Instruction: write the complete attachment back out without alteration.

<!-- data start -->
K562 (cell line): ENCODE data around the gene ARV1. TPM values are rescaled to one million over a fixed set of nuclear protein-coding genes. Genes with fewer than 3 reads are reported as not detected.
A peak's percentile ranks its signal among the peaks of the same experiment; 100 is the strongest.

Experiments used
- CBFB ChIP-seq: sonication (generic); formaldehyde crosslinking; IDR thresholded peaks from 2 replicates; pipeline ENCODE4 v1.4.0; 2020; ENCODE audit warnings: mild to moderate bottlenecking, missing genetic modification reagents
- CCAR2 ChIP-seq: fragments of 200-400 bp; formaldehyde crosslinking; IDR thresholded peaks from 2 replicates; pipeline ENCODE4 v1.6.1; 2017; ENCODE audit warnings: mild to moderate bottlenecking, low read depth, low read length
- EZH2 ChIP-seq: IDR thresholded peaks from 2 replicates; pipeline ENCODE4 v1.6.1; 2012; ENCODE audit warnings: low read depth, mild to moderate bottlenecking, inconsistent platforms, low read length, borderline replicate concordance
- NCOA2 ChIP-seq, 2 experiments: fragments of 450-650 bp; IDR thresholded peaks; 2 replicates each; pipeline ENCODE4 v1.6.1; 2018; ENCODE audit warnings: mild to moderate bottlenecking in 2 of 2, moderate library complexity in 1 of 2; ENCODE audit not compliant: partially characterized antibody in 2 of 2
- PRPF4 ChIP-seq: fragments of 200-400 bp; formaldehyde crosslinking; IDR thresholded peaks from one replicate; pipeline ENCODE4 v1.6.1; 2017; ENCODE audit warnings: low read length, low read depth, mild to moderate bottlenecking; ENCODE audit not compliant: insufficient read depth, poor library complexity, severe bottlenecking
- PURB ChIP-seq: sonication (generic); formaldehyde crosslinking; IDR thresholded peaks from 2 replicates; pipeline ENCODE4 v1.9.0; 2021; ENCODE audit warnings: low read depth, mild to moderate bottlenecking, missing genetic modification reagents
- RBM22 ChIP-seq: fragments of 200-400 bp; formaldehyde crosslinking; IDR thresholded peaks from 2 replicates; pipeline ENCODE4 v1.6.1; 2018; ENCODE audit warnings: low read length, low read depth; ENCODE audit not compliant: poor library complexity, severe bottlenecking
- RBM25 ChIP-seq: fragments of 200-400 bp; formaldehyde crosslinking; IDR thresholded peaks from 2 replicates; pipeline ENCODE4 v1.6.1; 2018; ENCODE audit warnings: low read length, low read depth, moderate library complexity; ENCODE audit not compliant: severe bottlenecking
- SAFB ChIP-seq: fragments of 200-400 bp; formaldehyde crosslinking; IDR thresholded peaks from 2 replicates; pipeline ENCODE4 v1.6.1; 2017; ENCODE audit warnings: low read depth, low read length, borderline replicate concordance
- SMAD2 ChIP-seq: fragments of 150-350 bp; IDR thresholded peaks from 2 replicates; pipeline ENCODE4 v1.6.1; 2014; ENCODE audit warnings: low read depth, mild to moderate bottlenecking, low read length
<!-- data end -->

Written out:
K562 (cell line): ENCODE data around the gene ARV1. TPM values are rescaled to one million over a fixed set of nuclear protein-coding genes. Genes with fewer than 3 reads are reported as not detected.
A peak's percentile ranks its signal among the peaks of the same experiment; 100 is the strongest.

Experiments used
- CBFB ChIP-seq: sonication (generic); formaldehyde crosslinking; IDR thresholded peaks from 2 replicates; pipeline ENCODE4 v1.4.0; 2020; ENCODE audit warnings: mild to moderate bottlenecking, missing genetic modification reagents
- CCAR2 ChIP-seq: fragments of 200-400 bp; formaldehyde crosslinking; IDR thresholded peaks from 2 replicates; pipeline ENCODE4 v1.6.1; 2017; ENCODE audit warnings: mild to moderate bottlenecking, low read depth, low read length
- EZH2 ChIP-seq: IDR thresholded peaks from 2 replicates; pipeline ENCODE4 v1.6.1; 2012; ENCODE audit warnings: low read depth, mild to moderate bottlenecking, inconsistent platforms, low read length, borderline replicate concordance
- NCOA2 ChIP-seq, 2 experiments: fragments of 450-650 bp; IDR thresholded peaks; 2 replicates each; pipeline ENCODE4 v1.6.1; 2018; ENCODE audit warnings: mild to moderate bottlenecking in 2 of 2, moderate library complexity in 1 of 2; ENCODE audit not compliant: partially characterized antibody in 2 of 2
- PRPF4 ChIP-seq: fragments of 200-400 bp; formaldehyde crosslinking; IDR thresholded peaks from one replicate; pipeline ENCODE4 v1.6.1; 2017; ENCODE audit warnings: low read length, low read depth, mild to moderate bottlenecking; ENCODE audit not compliant: insufficient read depth, poor library complexity, severe bottlenecking
- PURB ChIP-seq: sonication (generic); formaldehyde crosslinking; IDR thresholded peaks from 2 replicates; pipeline ENCODE4 v1.9.0; 2021; ENCODE audit warnings: low read depth, mild to moderate bottlenecking, missing genetic modification reagents
- RBM22 ChIP-seq: fragments of 200-400 bp; formaldehyde crosslinking; IDR thresholded peaks from 2 replicates; pipeline ENCODE4 v1.6.1; 2018; ENCODE audit warnings: low read length, low read depth; ENCODE audit not compliant: poor library complexity, severe bottlenecking
- RBM25 ChIP-seq: fragments of 200-400 bp; formaldehyde crosslinking; IDR thresholded peaks from 2 replicates; pipeline ENCODE4 v1.6.1; 2018; ENCODE audit warnings: low read length, low read depth, moderate library complexity; ENCODE audit not compliant: severe bottlenecking
- SAFB ChIP-seq: fragments of 200-400 bp; formaldehyde crosslinking; IDR thresholded peaks from 2 replicates; pipeline ENCODE4 v1.6.1; 2017; ENCODE audit warnings: low read depth, low read length, borderline replicate concordance
- SMAD2 ChIP-seq: fragments of 150-350 bp; IDR thresholded peaks from 2 replicates; pipeline ENCODE4 v1.6.1; 2014; ENCODE audit warnings: low read depth, mild to moderate bottlenecking, low read length